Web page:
Musk lashes out at Biden administration over rural broadband

Claims FCC's justification for ditching Starlink 'utterly false'

Elon Musk has reacted angrily to the Biden administration pledging millions of dollars to bolster high-speed internet access.

Last week, Biden's account on Musk's X platform announced that another $82 million would be invested to connect a further 16,000 homes and businesses to high-speed internet across North Carolina.

Trump-appointed FCC Commission Brendan Carr pointed out that by dint of simple arithmetic, the cost per location would come to $5,125. He added that in 2020, the FCC secured a commitment from Starlink to offer high-speed internet for just $1,377 per location.

The problem stems from the FCC's decision to reject SpaceX's $885 million bid to supply broadband to rural areas via Starlink. The biz had been given tentative approval from the regulator for the cash from the Rural Digital Opportunity Fund (RDOF), though the offer was withdrawn in mid-2022.

(The year before, the FCC was a bit ticked off that SpaceX was seemingly applying for rural broadband funding to provide satellite-based coverage for, er, parking lots and airports, we note.)

That 2022 decision was reiterated in 2023 following a 3-2 vote by commissioners down party lines. The FCC decided that the chance of Starlink actually fulfilling the watchdog's goals for better rural broadband coverage was not worth risking nearly a billion dollars over ten years.

One of the technical issues highlighted was that Starlink would not be able to provide the 100/20 Mbps low-latency service required. The FCC wrote [PDF]: "After reviewing all of the information submitted by Starlink, the Bureau ultimately concluded that Starlink had not shown that it was reasonably capable of fulfilling RDOF's requirements to deploy a network of the scope, scale, and size required to serve the 642,925 model locations in 35 states for which it was the winning bidder."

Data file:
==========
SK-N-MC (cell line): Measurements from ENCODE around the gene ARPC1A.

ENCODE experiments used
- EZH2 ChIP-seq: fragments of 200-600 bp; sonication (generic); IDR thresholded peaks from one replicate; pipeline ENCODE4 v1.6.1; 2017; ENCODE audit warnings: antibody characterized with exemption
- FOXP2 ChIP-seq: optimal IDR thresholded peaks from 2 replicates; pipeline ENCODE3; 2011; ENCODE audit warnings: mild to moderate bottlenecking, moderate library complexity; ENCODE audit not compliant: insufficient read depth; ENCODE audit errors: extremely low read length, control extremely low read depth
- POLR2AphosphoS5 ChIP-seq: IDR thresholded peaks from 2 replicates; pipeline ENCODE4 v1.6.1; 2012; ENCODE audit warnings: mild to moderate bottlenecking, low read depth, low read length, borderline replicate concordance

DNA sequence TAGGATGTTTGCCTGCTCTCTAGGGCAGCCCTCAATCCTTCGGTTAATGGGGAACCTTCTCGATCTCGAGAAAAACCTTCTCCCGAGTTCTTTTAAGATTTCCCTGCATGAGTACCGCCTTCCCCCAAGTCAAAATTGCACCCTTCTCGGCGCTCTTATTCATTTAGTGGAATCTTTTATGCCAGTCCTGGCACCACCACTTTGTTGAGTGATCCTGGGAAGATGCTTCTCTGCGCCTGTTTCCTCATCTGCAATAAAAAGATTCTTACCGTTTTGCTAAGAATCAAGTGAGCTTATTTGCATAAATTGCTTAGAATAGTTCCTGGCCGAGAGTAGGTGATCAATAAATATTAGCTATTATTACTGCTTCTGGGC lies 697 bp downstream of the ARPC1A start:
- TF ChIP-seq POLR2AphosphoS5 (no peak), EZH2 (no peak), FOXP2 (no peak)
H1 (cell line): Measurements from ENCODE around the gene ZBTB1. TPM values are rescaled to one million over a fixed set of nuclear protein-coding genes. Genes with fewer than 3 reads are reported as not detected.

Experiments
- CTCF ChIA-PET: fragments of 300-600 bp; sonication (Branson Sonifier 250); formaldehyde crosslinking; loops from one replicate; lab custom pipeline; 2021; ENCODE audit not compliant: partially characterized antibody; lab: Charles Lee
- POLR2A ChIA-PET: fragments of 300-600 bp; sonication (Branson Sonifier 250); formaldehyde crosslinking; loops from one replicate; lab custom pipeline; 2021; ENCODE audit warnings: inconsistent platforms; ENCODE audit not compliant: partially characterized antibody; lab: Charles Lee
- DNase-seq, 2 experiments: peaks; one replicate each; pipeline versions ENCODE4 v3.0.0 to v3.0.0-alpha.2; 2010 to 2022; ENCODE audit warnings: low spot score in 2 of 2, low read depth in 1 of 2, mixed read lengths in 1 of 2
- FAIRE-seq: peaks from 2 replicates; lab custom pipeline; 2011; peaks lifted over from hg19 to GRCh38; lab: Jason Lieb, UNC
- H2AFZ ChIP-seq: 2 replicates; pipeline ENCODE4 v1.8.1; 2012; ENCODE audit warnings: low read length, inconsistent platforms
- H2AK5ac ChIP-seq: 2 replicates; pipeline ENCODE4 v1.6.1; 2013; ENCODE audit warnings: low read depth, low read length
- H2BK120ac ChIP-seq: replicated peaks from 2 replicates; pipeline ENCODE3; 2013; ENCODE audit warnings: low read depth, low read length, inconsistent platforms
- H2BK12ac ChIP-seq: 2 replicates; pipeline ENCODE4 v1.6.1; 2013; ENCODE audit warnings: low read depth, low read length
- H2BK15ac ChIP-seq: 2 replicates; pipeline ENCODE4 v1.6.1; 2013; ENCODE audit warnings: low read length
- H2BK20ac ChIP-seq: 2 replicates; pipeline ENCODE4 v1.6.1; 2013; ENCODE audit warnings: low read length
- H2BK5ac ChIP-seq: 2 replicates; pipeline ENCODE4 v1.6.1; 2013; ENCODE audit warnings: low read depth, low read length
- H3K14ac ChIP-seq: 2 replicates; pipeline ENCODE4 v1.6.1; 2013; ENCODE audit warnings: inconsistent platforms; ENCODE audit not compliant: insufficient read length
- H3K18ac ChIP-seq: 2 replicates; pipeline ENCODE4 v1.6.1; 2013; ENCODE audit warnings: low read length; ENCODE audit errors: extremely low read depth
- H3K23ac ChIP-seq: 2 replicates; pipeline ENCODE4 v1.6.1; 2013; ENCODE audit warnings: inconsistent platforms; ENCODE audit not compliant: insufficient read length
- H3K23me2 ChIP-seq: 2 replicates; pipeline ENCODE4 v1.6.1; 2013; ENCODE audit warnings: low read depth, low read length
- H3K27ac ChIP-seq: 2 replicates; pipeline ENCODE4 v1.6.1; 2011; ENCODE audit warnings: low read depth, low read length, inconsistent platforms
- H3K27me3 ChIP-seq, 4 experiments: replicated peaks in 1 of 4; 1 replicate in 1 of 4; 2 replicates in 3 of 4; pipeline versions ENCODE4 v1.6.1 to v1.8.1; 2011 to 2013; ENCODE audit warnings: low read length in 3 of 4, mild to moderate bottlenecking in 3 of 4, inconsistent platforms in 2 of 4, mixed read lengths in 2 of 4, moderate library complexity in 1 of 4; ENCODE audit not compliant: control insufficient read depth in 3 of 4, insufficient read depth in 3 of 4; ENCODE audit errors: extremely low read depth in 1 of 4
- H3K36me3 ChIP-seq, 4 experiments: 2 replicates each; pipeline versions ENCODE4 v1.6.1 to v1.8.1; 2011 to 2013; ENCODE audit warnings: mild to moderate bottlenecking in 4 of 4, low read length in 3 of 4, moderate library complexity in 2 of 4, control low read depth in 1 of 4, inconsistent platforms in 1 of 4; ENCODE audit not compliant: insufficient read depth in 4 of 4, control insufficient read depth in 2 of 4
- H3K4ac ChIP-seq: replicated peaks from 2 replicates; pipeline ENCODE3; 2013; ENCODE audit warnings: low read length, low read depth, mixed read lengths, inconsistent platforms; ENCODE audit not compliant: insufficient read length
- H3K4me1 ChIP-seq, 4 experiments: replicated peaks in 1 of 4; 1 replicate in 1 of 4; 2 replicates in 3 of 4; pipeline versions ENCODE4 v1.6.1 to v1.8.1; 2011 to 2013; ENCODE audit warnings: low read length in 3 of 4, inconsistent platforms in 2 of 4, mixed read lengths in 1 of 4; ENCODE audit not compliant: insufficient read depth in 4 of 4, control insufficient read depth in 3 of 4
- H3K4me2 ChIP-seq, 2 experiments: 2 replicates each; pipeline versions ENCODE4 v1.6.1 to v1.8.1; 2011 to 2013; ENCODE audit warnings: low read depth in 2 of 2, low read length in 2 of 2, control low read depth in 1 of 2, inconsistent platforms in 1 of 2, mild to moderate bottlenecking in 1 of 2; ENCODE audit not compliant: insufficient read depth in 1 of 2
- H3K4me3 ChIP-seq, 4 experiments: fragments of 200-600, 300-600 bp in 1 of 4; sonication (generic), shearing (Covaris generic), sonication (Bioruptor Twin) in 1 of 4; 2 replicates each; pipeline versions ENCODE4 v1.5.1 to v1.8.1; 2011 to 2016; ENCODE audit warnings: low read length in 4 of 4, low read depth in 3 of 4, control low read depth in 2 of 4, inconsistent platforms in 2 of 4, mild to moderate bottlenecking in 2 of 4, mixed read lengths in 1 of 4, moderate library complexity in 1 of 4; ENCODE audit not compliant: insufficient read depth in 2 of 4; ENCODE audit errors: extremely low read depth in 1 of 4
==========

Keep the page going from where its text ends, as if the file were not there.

However, Carr and Musk have proven unable to let it lie in light of the Biden administration's connectivity boasts. According to Carr: "Starlink didn't miss any milestone. The FCC requirement for them to provide 100/20 did not kick in until December 2025 and, in any event, they are already offering service at those speeds in areas."

Musk similarly chimed in, describing the FCC's reasons as "utterly false," before acknowledging that bandwidth in high-density areas might be lower during peak times. "But this award is specifically for low population density areas of the country, where 300Mbps is normal."

Carr issued a dissenting statement regarding the FCC decision in 2023 and suggested that Musk's acquisition of Twitter had led to Biden giving "federal agencies a green light to go after him." He went on to suggest that running fiber lines to the areas that would have been served by Starlink would cost somewhere in the order of $3 billion rather than the $885 million tentatively agreed for Musk's constellation.

There are arguments to be made on either side. Fiber connectivity, while expensive, is likely to be a good deal more future-proof than connectivity from a broadband satellite constellation. However, that same broadband satellite constellation would mean a less expensive and swifter rollout.

And X is just the platform to have those careful and reasoned arguments. Right? ®

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